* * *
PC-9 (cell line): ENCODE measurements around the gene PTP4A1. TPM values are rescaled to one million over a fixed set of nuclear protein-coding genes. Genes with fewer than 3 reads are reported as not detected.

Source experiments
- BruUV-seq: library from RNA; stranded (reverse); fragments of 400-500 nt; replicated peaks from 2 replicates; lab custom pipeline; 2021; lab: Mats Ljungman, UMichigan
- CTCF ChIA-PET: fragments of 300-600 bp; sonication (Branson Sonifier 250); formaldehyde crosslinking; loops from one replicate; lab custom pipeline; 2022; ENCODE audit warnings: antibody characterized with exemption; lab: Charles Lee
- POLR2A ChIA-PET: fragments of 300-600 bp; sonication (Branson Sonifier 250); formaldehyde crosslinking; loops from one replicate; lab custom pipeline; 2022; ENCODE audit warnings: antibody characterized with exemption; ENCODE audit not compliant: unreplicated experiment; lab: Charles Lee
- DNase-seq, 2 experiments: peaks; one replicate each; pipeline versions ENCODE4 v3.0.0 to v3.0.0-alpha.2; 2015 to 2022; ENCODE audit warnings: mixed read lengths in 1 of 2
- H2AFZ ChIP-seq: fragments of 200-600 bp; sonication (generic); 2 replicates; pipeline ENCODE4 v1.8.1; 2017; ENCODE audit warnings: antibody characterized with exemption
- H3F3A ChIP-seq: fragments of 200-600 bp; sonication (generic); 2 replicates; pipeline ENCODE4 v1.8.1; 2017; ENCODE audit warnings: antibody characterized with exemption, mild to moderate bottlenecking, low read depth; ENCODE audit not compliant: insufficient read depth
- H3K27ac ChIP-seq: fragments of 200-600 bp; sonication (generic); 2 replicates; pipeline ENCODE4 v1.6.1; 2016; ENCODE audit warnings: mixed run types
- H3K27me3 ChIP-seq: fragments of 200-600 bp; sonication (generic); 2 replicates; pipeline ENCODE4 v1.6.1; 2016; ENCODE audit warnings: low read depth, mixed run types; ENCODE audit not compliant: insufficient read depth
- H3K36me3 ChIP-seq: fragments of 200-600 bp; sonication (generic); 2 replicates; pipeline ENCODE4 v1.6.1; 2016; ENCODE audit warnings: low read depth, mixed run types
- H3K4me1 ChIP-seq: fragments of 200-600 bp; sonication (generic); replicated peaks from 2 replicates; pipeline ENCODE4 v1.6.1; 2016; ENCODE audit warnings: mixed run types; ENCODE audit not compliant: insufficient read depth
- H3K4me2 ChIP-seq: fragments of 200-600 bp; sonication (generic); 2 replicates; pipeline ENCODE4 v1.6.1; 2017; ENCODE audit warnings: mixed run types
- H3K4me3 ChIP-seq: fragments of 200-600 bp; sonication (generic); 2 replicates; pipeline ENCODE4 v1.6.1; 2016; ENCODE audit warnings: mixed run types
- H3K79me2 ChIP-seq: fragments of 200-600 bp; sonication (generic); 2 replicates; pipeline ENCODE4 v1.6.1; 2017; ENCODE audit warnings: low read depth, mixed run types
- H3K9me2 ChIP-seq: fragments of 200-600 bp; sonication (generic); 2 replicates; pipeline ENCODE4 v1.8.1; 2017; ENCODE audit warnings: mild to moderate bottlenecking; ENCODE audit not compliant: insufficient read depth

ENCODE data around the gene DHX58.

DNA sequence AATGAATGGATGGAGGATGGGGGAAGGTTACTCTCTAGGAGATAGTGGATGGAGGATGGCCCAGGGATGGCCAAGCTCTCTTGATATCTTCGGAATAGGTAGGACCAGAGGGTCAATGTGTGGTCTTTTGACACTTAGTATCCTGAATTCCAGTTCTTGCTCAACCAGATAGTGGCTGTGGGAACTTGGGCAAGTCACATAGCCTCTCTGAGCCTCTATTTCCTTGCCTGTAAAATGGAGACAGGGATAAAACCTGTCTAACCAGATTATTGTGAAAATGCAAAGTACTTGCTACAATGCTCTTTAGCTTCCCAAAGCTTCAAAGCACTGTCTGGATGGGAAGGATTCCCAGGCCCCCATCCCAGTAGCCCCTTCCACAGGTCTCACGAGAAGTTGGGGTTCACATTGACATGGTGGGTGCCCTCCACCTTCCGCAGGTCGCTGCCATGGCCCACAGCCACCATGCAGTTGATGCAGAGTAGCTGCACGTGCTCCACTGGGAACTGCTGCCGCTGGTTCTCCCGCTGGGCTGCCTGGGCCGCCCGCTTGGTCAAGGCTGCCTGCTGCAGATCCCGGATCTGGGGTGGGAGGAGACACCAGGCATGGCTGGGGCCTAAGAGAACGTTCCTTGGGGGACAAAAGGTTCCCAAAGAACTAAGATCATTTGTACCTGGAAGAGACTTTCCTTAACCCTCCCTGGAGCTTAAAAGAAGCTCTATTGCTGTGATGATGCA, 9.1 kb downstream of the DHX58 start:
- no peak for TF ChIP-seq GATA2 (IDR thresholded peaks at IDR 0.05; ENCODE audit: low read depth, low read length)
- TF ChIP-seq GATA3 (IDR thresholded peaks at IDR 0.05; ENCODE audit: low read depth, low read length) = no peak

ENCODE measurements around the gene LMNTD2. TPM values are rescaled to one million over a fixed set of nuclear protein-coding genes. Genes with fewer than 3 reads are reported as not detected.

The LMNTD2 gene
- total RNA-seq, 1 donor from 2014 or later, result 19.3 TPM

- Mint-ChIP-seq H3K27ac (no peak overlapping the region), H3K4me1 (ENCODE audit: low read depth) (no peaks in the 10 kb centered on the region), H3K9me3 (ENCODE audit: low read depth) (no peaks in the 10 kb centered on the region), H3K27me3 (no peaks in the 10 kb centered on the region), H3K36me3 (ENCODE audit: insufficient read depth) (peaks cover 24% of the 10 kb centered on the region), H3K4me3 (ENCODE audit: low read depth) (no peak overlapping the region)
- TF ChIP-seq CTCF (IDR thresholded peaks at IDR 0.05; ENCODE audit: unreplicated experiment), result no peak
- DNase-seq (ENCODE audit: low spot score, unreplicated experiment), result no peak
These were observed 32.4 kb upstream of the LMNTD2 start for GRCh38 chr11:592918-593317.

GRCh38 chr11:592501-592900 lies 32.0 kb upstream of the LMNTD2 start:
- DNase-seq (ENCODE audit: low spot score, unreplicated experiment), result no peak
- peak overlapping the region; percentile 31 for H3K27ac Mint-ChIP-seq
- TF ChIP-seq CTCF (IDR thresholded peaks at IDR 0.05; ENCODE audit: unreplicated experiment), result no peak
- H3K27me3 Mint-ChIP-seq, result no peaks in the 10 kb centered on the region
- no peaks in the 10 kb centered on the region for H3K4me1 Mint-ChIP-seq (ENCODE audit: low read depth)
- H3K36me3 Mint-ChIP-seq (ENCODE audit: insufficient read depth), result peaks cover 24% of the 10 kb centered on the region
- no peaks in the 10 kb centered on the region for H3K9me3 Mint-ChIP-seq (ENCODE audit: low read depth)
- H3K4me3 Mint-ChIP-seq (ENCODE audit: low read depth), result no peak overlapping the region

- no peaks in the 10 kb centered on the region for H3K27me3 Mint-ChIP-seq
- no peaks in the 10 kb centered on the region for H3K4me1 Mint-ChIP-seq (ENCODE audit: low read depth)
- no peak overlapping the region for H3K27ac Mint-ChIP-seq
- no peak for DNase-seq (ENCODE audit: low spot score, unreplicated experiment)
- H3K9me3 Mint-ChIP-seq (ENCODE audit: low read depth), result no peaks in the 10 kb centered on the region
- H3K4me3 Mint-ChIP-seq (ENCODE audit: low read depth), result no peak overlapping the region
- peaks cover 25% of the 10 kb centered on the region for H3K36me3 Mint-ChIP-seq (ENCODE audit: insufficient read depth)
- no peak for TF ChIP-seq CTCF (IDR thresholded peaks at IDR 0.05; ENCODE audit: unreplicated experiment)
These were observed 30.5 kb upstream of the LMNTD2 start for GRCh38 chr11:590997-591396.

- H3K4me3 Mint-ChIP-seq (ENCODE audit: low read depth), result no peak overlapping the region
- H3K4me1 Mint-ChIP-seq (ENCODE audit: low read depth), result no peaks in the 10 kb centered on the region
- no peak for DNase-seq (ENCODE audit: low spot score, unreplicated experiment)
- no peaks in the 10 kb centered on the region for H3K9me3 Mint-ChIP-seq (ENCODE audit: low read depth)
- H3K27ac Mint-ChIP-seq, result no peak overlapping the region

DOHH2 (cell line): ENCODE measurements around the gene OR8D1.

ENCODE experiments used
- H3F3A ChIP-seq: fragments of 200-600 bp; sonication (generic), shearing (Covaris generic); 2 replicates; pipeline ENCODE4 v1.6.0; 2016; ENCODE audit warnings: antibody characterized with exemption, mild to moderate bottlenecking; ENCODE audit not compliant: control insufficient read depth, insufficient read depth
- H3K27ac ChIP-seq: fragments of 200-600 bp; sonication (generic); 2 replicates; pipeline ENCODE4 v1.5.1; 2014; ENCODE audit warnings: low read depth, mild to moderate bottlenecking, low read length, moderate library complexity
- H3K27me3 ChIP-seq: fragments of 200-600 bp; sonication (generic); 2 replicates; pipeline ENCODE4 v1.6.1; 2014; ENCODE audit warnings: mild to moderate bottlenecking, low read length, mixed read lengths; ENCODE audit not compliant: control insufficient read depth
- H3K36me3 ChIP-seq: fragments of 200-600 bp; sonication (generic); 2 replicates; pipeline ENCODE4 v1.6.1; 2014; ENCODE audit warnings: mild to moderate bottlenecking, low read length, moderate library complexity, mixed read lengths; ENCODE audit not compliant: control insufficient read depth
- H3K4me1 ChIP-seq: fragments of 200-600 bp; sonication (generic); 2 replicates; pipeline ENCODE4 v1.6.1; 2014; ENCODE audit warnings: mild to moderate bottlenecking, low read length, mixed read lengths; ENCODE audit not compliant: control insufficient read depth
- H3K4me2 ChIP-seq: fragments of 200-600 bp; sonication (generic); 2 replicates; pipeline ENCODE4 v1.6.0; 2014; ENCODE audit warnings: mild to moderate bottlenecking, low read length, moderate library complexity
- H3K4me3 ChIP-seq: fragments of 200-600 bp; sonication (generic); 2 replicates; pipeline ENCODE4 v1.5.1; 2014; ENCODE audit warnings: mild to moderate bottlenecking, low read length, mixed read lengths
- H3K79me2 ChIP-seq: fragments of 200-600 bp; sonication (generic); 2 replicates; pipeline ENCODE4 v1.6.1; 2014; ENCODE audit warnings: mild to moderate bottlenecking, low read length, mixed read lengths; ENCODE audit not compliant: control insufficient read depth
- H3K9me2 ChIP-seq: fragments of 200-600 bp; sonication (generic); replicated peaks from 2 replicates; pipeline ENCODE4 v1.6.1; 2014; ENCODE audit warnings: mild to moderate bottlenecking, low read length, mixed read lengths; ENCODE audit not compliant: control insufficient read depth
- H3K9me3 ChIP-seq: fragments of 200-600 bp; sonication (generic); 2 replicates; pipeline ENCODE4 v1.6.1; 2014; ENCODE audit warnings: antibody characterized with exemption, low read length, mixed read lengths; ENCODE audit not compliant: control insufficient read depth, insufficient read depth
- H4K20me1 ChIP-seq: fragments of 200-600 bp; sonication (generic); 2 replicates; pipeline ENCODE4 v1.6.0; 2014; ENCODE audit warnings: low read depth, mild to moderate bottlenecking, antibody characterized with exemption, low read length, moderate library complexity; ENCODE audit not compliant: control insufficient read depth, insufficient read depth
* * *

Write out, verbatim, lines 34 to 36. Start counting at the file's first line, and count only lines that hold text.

- H3K36me3 Mint-ChIP-seq (ENCODE audit: insufficient read depth), result peaks cover 24% of the 10 kb centered on the region
- no peaks in the 10 kb centered on the region for H3K9me3 Mint-ChIP-seq (ENCODE audit: low read depth)
- H3K4me3 Mint-ChIP-seq (ENCODE audit: low read depth), result no peak overlapping the region